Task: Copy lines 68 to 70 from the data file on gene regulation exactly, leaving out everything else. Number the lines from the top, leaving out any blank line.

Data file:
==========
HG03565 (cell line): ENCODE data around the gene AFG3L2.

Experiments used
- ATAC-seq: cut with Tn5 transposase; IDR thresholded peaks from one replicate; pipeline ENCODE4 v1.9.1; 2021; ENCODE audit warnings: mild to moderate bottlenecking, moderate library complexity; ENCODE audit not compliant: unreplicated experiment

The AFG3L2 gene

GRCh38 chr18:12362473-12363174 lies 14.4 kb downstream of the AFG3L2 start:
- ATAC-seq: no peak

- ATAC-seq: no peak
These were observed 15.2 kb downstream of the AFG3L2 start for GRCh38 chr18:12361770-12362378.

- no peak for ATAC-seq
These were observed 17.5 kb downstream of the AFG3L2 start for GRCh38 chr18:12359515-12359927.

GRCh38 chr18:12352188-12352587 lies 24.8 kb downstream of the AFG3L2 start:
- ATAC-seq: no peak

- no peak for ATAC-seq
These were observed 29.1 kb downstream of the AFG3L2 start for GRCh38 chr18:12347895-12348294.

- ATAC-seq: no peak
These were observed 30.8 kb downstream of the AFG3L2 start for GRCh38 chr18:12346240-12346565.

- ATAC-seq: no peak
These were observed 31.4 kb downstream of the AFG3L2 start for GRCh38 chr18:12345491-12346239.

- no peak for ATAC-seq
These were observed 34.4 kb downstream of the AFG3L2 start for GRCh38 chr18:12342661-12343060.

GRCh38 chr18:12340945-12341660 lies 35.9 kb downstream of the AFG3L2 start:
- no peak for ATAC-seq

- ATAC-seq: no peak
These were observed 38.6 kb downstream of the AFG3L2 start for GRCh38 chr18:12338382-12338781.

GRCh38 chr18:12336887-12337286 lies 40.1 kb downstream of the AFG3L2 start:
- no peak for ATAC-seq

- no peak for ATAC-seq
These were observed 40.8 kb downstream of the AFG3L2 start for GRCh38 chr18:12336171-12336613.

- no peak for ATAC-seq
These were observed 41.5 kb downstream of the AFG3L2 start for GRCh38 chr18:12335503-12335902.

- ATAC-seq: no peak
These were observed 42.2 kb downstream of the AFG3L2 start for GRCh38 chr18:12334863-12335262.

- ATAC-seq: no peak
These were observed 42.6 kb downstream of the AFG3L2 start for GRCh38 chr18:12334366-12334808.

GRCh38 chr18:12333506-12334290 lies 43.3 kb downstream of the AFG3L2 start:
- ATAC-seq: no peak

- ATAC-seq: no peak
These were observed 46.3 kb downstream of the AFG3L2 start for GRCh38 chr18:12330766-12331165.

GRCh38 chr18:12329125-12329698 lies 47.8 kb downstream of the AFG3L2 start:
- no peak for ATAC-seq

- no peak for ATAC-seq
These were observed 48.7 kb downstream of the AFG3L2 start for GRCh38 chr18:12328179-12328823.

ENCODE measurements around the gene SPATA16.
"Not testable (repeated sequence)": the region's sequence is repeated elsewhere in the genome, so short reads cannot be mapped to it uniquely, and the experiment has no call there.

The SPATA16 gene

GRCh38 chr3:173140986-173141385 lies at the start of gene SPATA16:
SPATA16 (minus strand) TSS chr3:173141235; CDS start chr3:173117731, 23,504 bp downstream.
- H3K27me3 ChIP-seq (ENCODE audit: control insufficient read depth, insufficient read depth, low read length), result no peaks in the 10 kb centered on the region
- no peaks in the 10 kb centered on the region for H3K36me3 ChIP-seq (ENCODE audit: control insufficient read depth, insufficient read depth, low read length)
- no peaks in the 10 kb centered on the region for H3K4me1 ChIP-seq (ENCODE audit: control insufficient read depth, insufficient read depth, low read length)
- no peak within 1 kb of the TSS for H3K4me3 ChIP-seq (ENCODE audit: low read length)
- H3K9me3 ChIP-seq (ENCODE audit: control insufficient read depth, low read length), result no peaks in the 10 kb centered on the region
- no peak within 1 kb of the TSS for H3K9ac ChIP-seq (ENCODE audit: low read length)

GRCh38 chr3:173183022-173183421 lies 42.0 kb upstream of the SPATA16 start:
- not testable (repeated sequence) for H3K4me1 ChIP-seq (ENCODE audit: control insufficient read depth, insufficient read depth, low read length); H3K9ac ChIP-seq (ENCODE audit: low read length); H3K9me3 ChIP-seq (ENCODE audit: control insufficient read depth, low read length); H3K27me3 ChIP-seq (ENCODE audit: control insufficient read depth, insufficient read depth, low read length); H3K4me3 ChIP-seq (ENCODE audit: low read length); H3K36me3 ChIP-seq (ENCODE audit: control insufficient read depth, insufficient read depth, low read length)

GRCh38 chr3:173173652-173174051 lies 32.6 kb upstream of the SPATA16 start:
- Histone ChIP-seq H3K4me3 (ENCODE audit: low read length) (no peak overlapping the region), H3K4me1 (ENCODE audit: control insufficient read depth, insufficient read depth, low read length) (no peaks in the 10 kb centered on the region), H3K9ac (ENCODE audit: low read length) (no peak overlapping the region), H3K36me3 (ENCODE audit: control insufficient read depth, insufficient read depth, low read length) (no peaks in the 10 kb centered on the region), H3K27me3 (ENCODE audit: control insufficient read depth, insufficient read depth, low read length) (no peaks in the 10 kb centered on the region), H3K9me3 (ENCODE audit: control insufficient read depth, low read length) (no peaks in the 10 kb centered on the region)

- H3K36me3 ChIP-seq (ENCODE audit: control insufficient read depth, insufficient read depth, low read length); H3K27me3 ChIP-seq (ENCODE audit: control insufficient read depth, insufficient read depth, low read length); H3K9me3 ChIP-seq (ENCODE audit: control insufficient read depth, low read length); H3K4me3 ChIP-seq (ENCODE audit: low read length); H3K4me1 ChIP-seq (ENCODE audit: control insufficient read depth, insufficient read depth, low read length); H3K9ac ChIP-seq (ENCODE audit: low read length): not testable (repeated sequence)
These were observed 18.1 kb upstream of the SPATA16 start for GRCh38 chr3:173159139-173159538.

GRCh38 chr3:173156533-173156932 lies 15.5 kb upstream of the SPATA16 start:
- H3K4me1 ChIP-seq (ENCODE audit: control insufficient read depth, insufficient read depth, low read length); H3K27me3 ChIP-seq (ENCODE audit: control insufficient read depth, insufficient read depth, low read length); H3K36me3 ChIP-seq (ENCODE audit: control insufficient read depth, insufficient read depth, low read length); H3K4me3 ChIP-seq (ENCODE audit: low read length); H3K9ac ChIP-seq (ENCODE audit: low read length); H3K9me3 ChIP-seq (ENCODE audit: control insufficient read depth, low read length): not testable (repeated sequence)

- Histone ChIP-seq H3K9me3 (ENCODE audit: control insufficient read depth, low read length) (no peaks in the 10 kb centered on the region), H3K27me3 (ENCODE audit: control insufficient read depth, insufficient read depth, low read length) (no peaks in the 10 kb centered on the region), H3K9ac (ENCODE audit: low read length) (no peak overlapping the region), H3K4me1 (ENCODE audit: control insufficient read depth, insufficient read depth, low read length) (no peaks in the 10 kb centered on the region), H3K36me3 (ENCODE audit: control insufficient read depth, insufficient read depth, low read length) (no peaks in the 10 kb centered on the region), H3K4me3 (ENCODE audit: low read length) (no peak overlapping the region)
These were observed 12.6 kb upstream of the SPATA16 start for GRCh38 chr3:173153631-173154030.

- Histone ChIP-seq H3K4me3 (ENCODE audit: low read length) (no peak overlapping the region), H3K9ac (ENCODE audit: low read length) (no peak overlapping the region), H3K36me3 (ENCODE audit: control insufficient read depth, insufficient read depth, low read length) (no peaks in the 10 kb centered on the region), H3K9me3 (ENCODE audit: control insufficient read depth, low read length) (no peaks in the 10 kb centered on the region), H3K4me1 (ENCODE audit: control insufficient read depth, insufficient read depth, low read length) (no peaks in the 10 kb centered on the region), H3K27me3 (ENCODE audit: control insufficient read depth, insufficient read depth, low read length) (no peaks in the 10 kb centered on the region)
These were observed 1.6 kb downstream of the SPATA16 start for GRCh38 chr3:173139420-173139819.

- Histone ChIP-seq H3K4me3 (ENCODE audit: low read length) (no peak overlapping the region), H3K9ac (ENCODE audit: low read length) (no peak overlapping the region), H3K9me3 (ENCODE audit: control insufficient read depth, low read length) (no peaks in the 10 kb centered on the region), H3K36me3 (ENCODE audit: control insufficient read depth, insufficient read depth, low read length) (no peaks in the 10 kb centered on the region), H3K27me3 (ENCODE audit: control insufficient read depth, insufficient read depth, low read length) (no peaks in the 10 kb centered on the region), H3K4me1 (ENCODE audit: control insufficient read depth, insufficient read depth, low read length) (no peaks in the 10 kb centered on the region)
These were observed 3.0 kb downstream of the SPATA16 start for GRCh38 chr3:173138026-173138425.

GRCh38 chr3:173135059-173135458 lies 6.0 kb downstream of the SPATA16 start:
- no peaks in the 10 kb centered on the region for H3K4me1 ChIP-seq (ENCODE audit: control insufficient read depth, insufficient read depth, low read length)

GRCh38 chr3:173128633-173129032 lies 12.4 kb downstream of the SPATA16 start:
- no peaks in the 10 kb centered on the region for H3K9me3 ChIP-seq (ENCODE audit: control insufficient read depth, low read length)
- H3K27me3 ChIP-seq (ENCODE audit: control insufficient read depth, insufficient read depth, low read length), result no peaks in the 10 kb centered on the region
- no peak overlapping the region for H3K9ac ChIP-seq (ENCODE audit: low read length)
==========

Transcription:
GRCh38 chr3:173135059-173135458 lies 6.0 kb downstream of the SPATA16 start:
- no peaks in the 10 kb centered on the region for H3K4me1 ChIP-seq (ENCODE audit: control insufficient read depth, insufficient read depth, low read length)

GRCh38 chr3:173128633-173129032 lies 12.4 kb downstream of the SPATA16 start: